Literally thousands of people now attend events that would have been limited to a hall size and often for free. For instance, we are partners with the WE Empower Global UN SDG Awards and we would never have gotten on a plane to New York for the Sept UN meeting, but now the meeting is virtual and we can go - and so can thousands of others who would never normally be there.
This article was originally sparked by a conversation about the loss of big events and related businesses. Sceptic Motivator (it's a thing) and businessman, Ian Whitmorth was worrying about the 65 people working at the previously successful Scene Changes business, now left with very little prospect of event work. Businesses that are based on big crowd events like conferences are not only banned from operating under COVID, but it's hard to see those events coming back anytime soon.
Scene Changes are a great example of pivoting talents. Scene Change are (were) in the business of large gatherings, but their diverse talents are really about the value they add to business, school and corporate mass communication. Schools still need to graduate their students with appropriate recognition, companies need to communicate to employees and culture doesn't develop on it's own. While we have already shifted to a home / office / school hybrid way of living, the skills of big event planners are strangely more important than ever because it's celebration, culture and communication that they work with.
Businesses that were good at running big events know how to capture culture and as we see less of each other every day, careful management of gatherings is going to be way more important than many realise right now.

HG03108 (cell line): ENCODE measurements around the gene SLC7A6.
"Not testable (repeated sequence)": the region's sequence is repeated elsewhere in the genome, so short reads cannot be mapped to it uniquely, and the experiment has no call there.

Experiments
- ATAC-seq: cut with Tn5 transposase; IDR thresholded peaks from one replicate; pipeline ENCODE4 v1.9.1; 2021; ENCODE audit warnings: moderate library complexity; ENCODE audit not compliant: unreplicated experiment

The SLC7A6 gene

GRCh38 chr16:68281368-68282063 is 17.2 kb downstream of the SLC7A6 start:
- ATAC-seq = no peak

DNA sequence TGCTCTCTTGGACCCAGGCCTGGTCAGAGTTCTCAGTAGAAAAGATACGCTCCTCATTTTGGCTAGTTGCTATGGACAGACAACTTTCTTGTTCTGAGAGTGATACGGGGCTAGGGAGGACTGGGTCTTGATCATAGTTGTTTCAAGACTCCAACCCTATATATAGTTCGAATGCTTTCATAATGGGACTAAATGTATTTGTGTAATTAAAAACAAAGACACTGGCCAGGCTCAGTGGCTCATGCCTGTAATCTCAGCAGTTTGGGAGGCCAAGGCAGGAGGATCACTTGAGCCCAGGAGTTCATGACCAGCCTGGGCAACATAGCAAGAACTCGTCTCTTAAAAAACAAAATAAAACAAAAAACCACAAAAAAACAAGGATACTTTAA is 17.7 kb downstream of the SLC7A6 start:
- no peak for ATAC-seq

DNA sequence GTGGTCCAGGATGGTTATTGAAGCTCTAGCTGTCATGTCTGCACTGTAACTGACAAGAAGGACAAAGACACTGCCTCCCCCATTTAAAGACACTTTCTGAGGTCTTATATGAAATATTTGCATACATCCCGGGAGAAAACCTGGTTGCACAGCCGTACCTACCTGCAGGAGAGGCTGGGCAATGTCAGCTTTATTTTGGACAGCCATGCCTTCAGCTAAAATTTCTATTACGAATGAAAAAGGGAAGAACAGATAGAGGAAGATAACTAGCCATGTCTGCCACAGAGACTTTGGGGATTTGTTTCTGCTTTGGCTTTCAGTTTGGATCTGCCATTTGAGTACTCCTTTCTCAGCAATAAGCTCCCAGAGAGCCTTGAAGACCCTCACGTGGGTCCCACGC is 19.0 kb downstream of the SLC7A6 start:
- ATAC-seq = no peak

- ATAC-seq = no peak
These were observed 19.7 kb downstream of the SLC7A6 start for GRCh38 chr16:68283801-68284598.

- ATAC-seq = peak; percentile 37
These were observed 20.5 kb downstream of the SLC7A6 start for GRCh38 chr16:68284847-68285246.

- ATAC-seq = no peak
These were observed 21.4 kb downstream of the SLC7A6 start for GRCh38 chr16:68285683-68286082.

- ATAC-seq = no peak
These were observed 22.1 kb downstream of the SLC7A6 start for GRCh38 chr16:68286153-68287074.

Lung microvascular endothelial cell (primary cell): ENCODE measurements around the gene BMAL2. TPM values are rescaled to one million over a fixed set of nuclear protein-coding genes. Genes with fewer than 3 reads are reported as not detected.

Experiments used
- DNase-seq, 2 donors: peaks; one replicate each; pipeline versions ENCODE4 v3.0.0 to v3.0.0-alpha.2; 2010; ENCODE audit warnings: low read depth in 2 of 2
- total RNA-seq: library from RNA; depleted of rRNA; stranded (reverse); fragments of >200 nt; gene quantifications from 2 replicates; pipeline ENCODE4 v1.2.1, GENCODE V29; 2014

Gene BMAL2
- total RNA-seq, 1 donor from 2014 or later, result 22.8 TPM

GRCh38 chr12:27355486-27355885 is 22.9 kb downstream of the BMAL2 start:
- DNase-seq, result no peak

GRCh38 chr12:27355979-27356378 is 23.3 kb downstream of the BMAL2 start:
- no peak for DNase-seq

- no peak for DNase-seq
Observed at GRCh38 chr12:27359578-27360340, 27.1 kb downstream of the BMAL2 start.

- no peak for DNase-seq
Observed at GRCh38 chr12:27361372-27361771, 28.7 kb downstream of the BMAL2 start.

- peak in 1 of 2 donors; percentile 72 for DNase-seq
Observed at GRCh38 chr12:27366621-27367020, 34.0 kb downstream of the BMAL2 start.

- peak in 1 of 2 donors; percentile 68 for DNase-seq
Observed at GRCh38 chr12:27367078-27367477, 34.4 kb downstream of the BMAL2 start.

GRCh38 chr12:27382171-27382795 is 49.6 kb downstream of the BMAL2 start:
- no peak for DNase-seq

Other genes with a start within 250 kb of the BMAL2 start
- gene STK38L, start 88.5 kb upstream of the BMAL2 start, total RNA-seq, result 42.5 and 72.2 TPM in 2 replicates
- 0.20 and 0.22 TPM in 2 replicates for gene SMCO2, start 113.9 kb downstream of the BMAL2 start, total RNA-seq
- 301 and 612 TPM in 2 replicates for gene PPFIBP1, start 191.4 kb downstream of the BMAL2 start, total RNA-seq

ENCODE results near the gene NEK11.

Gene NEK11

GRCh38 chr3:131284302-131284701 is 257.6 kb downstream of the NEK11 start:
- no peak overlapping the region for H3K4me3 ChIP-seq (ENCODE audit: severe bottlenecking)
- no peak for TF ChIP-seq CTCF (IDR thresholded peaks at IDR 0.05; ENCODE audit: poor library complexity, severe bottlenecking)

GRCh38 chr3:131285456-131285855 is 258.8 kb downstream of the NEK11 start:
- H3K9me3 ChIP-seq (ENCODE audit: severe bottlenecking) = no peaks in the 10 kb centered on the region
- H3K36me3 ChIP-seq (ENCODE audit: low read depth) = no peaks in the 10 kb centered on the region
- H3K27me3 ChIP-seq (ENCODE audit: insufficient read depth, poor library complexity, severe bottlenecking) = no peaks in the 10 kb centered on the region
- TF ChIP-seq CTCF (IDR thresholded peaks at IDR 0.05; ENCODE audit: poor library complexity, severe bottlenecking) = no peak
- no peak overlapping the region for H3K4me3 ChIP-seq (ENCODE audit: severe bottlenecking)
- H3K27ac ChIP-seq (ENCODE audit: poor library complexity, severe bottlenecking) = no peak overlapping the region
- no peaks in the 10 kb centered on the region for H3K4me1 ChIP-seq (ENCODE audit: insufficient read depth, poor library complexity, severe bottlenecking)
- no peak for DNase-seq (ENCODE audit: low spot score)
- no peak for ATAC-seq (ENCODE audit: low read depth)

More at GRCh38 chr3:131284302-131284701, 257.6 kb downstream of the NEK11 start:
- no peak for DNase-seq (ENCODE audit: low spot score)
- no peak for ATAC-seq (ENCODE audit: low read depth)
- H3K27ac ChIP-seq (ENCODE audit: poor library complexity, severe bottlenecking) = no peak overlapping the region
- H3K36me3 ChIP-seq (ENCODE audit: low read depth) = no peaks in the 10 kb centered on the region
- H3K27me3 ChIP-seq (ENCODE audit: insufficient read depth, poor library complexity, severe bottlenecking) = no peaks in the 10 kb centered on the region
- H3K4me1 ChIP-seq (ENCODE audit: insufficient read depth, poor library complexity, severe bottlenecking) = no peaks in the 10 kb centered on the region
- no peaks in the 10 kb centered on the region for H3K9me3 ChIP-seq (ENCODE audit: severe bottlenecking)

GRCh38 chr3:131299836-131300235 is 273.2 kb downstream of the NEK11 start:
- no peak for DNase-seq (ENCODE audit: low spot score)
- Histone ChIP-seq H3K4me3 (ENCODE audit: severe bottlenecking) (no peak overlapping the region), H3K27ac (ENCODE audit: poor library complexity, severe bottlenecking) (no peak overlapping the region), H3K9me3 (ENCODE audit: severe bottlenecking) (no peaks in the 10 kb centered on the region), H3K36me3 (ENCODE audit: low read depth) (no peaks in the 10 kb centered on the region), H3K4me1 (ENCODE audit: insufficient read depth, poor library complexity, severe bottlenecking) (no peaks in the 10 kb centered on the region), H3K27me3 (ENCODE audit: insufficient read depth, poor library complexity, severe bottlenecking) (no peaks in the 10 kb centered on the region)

Like so many parents, I get many as many lessons from my children as I give. I have a teenage 16 year old son and he has given me many insights, but this one strikes me as being very relevant to the importance of realigning the way we see the world. When he was 11, we were sitting at dinner one night and he said:
"JOHN SMITH CAME OUT ON INSTAGRAM TODAY. EVERYONE IS SO PISSED OFF. HE SAID HE'S GAY, BUT WE ALL KNOW HE'S BI."
At the time, I was luckily rendered speechless and only managed to blurt out a question about why he thought the guy was bi. The point for me, was not so much about sexuality, as his complete confidence in opinion. Fast forward 5 years and the same boy comes up in conversation.
"NO MUM, HE'S NOT GAY OR BI, HE'S STRAIGHT. HE JUST WASN'T SURE AT THE TIME. BUT ALEX, ON THE OTHER HAND IS DEFINITELY GAY. EVERYONE KNOWS BUT HIM."
Nothing. And that is the point.
One of the key things we have to understand is that the lens through which we look at the world is different for different people. In this case of sexuality, a whole generation - our next group of leaders, not only have an opinion, but they have a completely different world view. A view that will make some businesses redundant, start new businesses and empower some existing businesses.
Of course sexuality is just one example of how Gen Z will change the world and there are many other ways as they face different future challenges to those who have gone before. COVID is no different - except it is happening right now to every generation and is creating a very different future even as you read this article.
Something eco innovator businesses do very well is to not assume they know answers. Many successful eco businesses have been started and built by people who have never been in the specific line of business before and that makes it easier for them to rethink relevance, strategy and design. Because they aren't bound by in situ systems and ways of thinking, they are free to make it up as they go along. It is costly and many fail, but it changes everything. Literally.